I saved a lot of room in my saddlebags by hiding two 90 mm poly pipes approx 450 mm long behind the saddlebags. In these I had a bag of nuts and bolts, 2 tool rolls with a myriad of useful tools as well as a bag with adhesive tapes for repairing radiator hoses, araldites, devcon steel repair, test lite, electrical wire, tube patches and glue, superglue etc.
On the bars, a good set of Weathershield Barkbusters in case of a simple drop. A GPS mounted on the bars as the KTM GPS mount gives to much movement and vibration above the speedo.
This GPS mount has become home for the Motorcycle Tyredog for tyre pressure monitoring as the standard unit on the bike became ineffective once UHD tubes were fitted. This is a good accessory as there’s nothing worse than doing a high speed section only to find you have a flat front tyre once you start slowing down to around 100km/h.
The Tyredog has low pressure alarms that alerts you before things get nasty. I did have the Spot Tracker on here but will carry it on the back pack strap from now on.
KTM folding mirrors are a great thing as when in heavily timbered areas, or riding in sand where a slow speed drop can see the end of a mirror, you simply fold them in to the middle of the bars. Mine were folded in from Mt Dare to Big Red.
Grip warmers are the standard KTM items that use the analogue dash and controls. I put a glasses case behind the fairing to save loosing glasses at servos as well as a pocket knife multi tool zip tied to the bar riser for quick access.
My cap lives on the right mirror and in winter I use the big mitts by Barkbusters to keep the elements off the hands. These proved great as well on the tracks the vegetation came right on to the wheel track.
The tank bag carried food, all chargers for phone and UHF, coffee and sugar, assorted nibbles, and in the left pocket, ear plugs and cig lighter along with tyre gauge and screw driver for quick adjustments. In the right pocket a small bottle of lens cleaner and rag.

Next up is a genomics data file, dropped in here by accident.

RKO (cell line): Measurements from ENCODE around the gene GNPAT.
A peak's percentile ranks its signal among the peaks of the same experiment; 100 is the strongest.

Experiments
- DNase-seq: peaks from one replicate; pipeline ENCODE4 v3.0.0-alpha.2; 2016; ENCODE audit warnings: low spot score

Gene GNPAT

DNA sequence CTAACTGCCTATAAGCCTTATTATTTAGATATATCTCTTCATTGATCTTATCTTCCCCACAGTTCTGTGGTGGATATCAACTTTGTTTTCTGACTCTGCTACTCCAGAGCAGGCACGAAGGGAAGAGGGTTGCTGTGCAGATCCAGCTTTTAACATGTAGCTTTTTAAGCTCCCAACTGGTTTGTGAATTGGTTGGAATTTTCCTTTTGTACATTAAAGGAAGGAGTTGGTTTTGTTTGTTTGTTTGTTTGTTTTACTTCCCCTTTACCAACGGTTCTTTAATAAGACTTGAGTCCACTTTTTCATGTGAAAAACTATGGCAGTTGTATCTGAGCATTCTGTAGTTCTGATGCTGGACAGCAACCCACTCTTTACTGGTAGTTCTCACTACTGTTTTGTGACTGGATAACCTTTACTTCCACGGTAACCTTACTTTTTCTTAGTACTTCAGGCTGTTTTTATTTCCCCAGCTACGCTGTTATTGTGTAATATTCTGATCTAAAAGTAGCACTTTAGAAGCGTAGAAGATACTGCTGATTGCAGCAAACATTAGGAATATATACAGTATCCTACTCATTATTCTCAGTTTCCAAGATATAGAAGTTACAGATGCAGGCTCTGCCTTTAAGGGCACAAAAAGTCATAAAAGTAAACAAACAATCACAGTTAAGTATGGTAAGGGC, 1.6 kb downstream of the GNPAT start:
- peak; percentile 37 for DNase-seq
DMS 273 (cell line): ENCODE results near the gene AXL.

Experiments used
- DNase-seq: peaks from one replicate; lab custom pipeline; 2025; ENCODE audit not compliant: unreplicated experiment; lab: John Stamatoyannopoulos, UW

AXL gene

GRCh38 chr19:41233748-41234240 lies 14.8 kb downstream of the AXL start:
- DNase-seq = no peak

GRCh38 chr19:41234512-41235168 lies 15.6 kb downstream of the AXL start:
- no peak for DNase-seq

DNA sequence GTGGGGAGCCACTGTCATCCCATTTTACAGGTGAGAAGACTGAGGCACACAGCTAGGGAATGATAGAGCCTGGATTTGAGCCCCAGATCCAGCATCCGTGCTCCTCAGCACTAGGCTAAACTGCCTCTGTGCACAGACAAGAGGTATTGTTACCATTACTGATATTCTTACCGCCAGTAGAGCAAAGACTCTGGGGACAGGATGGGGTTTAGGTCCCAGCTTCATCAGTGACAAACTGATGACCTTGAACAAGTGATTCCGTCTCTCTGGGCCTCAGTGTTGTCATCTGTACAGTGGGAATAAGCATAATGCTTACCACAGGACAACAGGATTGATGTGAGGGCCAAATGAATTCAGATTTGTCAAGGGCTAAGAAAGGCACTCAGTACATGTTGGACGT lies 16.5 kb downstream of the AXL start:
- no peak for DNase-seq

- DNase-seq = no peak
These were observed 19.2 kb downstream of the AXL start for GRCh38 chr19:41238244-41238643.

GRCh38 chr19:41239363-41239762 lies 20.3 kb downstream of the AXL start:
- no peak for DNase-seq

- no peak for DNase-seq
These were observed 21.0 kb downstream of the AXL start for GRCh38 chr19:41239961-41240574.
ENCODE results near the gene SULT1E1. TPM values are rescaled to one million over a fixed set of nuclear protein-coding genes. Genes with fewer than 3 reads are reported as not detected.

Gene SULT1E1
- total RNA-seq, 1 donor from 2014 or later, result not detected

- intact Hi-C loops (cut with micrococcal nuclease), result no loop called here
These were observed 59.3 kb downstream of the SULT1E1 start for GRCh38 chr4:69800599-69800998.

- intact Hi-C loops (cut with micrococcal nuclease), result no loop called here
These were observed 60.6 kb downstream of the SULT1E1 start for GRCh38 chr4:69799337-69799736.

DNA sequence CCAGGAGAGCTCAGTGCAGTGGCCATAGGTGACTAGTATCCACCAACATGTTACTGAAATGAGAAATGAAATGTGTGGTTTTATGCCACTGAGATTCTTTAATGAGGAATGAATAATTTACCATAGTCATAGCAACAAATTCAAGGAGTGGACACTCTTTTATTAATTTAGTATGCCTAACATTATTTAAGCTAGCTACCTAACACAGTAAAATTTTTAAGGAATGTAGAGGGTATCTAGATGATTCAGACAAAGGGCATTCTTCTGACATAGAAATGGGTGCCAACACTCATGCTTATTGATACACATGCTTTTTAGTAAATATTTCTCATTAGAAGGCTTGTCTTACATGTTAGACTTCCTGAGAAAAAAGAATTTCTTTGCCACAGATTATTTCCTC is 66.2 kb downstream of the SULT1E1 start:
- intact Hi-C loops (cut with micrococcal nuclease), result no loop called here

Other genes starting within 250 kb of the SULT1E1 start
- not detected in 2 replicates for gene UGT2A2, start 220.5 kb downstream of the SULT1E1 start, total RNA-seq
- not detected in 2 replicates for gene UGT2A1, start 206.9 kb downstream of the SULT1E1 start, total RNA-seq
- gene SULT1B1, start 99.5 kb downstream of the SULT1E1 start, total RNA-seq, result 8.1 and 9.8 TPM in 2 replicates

Stage 3: Lights, bashplate and purge units.
From past experience, I knew we would definitely be doing some night work in the support role, so local business Dieselectrics was called upon to source some good LED spotties and to build a wiring harness to not interfere with the Canbus system on the KTM.
This was wired direct from the battery with a relay which then was triggered by the hi-lo beam power wire. To keep it legal we put a switch in near the 12v power outlet which is also where the relay hid behind.
These lights were mounted to the crash bars with modified Barkbusters bar mounts and then aimed up the table drains. Awesome result especially when Terry Staib and I rode out of the Finke Gorge in the dark and had to get to Alice.
The next mod will be to fit a LED light kit that replaces the standard lights which now appear to be a yellow colour in comparison. KTM 1190 owner and mate Rob Parker has fitted these with great success. A great white light mod to compliment the table drain spotties.
As can also be seen in this photo, a KTM bash plate is fitted which really is good quality, and stood up admirably to the rigours of central Australia.
Lurking in behind the left side of the fuel tank is a KAA Purge Unit which works by back flushing the fuel pump and filter for 1.5 seconds every time the ignition is switched off.
When John and I did the first reconnaissance ride for the ADVX in 2013, even though his 1190 had a few kms on it, we still had to replace a fuel filter before Warburton, so with 15000 kms of crap fuel through this bike, it is still running sweet as. We have used these purge units with great success in the 990’s as well.
That’s all from me right now, but stay tuned for Part II of my 1190 Adventure R ramblings in the next RIDE KTM Adventure news, featuring:
Stage 4 – Steering Damper and Radiator Guard
Stage 5 – Fork Springs, Fork Valves and Fork Bleeders
Stage 6 – Quick Access to Often Used Bits